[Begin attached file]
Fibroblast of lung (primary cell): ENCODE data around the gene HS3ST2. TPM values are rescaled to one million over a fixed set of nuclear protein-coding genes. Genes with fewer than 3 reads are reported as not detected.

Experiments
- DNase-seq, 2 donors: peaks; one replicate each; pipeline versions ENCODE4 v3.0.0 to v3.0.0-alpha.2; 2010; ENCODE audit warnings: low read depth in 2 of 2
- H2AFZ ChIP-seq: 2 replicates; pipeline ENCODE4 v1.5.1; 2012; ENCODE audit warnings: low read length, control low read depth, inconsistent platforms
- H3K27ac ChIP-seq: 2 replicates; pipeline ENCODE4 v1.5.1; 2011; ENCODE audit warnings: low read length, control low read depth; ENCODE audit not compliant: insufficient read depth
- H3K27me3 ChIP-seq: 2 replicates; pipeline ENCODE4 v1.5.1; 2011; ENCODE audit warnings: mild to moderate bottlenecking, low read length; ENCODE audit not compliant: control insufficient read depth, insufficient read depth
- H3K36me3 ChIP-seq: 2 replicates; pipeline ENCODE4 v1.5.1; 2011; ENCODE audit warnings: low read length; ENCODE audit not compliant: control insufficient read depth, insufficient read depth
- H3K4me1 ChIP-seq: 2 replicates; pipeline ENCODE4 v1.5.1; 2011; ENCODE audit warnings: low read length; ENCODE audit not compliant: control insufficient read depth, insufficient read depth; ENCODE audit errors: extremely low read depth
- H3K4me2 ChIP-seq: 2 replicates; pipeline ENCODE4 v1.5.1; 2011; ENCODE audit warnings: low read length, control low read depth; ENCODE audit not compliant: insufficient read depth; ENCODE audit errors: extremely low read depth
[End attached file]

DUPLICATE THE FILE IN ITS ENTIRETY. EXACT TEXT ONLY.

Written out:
Fibroblast of lung (primary cell): ENCODE data around the gene HS3ST2. TPM values are rescaled to one million over a fixed set of nuclear protein-coding genes. Genes with fewer than 3 reads are reported as not detected.

Experiments
- DNase-seq, 2 donors: peaks; one replicate each; pipeline versions ENCODE4 v3.0.0 to v3.0.0-alpha.2; 2010; ENCODE audit warnings: low read depth in 2 of 2
- H2AFZ ChIP-seq: 2 replicates; pipeline ENCODE4 v1.5.1; 2012; ENCODE audit warnings: low read length, control low read depth, inconsistent platforms
- H3K27ac ChIP-seq: 2 replicates; pipeline ENCODE4 v1.5.1; 2011; ENCODE audit warnings: low read length, control low read depth; ENCODE audit not compliant: insufficient read depth
- H3K27me3 ChIP-seq: 2 replicates; pipeline ENCODE4 v1.5.1; 2011; ENCODE audit warnings: mild to moderate bottlenecking, low read length; ENCODE audit not compliant: control insufficient read depth, insufficient read depth
- H3K36me3 ChIP-seq: 2 replicates; pipeline ENCODE4 v1.5.1; 2011; ENCODE audit warnings: low read length; ENCODE audit not compliant: control insufficient read depth, insufficient read depth
- H3K4me1 ChIP-seq: 2 replicates; pipeline ENCODE4 v1.5.1; 2011; ENCODE audit warnings: low read length; ENCODE audit not compliant: control insufficient read depth, insufficient read depth; ENCODE audit errors: extremely low read depth
- H3K4me2 ChIP-seq: 2 replicates; pipeline ENCODE4 v1.5.1; 2011; ENCODE audit warnings: low read length, control low read depth; ENCODE audit not compliant: insufficient read depth; ENCODE audit errors: extremely low read depth